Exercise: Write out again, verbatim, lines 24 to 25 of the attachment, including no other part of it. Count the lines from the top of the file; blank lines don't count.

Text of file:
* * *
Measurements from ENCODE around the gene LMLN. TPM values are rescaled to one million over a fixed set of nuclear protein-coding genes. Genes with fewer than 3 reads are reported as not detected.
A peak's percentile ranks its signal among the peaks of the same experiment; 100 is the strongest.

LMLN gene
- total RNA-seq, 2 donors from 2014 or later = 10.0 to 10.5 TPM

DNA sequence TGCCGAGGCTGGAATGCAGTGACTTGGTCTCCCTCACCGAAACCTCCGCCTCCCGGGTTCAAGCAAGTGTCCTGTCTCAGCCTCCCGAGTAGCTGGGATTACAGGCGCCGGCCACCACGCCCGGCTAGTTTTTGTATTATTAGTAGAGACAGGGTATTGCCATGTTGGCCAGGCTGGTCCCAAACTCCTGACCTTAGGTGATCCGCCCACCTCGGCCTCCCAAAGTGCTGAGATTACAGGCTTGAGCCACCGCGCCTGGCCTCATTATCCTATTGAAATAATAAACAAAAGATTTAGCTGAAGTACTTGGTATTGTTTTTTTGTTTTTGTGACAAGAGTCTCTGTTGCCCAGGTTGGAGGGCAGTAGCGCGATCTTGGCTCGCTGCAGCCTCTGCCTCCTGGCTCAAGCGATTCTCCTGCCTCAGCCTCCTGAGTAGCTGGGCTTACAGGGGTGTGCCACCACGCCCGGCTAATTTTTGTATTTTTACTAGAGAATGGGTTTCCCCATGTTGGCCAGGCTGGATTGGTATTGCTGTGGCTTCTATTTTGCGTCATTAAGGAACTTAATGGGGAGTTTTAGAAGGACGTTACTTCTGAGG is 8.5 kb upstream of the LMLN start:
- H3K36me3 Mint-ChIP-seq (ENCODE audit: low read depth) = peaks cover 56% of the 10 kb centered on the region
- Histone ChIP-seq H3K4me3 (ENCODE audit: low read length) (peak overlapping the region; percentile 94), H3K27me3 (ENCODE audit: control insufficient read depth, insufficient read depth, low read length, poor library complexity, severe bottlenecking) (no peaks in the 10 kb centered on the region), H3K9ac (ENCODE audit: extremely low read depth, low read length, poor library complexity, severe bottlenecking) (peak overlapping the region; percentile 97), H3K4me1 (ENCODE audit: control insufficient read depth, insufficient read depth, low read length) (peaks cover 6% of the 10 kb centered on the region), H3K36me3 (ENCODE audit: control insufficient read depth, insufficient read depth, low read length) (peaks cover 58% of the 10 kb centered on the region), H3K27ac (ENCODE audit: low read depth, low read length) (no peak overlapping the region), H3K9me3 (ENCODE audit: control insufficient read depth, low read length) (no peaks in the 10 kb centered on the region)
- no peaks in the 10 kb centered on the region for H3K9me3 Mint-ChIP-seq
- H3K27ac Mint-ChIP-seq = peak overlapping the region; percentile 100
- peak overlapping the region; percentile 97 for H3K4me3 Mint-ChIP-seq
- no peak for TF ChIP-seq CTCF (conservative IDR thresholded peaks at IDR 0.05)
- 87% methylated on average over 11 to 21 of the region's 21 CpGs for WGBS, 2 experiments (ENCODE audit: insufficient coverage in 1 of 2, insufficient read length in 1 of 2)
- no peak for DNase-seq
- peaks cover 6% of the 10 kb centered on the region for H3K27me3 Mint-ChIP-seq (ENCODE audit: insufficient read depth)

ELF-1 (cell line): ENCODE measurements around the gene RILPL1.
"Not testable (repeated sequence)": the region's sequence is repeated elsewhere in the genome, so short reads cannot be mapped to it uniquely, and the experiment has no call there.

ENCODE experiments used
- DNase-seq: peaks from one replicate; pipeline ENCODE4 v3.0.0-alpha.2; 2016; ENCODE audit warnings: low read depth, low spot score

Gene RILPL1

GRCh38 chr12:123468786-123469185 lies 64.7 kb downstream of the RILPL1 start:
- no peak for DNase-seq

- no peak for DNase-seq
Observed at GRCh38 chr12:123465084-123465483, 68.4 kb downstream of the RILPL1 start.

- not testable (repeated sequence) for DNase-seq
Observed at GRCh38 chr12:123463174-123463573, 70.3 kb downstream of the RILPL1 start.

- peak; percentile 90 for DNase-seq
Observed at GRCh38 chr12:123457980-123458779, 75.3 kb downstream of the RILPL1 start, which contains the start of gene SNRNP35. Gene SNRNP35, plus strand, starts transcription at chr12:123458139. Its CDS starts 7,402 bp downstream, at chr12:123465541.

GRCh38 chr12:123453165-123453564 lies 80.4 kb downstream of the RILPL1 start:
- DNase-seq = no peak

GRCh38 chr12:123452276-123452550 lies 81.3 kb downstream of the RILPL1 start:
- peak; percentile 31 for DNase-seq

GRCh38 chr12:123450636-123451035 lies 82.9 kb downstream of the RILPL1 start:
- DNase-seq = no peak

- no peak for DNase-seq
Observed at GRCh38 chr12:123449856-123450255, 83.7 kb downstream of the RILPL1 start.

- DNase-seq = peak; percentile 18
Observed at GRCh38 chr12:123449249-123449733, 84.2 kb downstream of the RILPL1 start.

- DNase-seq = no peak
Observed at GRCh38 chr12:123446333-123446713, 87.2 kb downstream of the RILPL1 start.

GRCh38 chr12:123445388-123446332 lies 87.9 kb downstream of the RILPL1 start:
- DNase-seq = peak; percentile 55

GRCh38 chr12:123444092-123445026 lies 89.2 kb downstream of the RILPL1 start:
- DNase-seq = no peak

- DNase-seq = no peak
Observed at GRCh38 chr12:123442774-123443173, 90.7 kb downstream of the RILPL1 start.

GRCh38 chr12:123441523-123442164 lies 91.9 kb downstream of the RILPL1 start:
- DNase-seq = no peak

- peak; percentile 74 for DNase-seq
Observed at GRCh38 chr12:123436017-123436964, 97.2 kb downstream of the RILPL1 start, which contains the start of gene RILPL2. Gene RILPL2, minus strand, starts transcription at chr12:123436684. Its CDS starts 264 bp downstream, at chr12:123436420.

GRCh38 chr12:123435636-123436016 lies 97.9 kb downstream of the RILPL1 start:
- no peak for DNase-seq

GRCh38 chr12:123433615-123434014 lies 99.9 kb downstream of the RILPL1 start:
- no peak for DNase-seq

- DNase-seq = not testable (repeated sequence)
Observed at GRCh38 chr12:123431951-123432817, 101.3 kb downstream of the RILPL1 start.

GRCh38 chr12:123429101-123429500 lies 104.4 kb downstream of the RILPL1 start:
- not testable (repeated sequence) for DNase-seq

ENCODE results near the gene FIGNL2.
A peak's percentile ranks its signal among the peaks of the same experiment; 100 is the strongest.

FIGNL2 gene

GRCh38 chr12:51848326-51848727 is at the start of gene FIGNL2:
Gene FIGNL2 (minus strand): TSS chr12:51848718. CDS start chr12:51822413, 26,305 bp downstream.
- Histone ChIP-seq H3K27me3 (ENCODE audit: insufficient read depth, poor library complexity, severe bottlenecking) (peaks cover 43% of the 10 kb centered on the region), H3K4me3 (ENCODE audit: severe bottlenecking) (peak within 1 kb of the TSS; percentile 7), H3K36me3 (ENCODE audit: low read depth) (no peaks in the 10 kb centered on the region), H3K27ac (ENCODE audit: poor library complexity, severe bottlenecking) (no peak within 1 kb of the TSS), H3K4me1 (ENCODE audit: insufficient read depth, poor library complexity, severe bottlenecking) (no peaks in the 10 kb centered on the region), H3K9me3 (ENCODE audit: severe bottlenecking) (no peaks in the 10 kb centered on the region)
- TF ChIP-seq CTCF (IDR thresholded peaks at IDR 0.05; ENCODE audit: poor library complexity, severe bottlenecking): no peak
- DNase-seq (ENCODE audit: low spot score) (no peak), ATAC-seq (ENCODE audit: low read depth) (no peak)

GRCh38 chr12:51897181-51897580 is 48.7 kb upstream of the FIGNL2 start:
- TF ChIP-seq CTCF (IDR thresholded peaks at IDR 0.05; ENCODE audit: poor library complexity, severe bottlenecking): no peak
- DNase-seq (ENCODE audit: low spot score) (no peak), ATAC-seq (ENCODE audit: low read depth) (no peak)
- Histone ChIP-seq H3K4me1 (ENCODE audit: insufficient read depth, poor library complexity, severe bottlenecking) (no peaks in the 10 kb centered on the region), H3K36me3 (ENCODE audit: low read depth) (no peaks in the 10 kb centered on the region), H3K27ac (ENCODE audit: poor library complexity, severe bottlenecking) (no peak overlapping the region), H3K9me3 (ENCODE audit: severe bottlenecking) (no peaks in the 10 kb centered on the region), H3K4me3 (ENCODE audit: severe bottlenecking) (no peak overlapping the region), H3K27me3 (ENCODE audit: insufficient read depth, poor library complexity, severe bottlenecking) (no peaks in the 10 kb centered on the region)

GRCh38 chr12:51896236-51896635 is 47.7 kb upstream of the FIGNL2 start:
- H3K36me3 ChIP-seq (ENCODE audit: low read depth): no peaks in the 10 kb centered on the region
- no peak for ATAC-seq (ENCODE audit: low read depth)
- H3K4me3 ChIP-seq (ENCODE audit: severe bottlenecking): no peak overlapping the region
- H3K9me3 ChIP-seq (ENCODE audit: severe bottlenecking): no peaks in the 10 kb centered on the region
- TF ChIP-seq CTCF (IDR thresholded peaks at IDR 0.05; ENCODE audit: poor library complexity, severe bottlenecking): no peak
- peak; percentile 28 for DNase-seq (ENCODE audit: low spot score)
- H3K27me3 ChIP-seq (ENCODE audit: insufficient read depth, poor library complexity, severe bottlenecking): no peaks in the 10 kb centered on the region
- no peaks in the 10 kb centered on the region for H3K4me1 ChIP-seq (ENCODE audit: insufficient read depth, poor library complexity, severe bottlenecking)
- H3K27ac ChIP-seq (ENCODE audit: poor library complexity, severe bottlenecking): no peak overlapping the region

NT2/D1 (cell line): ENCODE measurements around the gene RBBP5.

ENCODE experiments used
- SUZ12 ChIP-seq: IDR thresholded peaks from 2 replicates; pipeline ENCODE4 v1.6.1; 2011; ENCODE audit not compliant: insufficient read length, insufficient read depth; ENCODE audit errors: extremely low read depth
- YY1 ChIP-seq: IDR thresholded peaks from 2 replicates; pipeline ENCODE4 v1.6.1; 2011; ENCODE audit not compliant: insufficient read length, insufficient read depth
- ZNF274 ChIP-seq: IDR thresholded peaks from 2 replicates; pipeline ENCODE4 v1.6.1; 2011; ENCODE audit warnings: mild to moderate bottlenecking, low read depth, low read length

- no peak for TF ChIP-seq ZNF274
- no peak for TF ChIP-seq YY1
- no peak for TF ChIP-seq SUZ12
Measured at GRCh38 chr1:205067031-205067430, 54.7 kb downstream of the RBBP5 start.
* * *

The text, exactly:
- not testable (repeated sequence) for DNase-seq
Observed at GRCh38 chr12:123463174-123463573, 70.3 kb downstream of the RILPL1 start.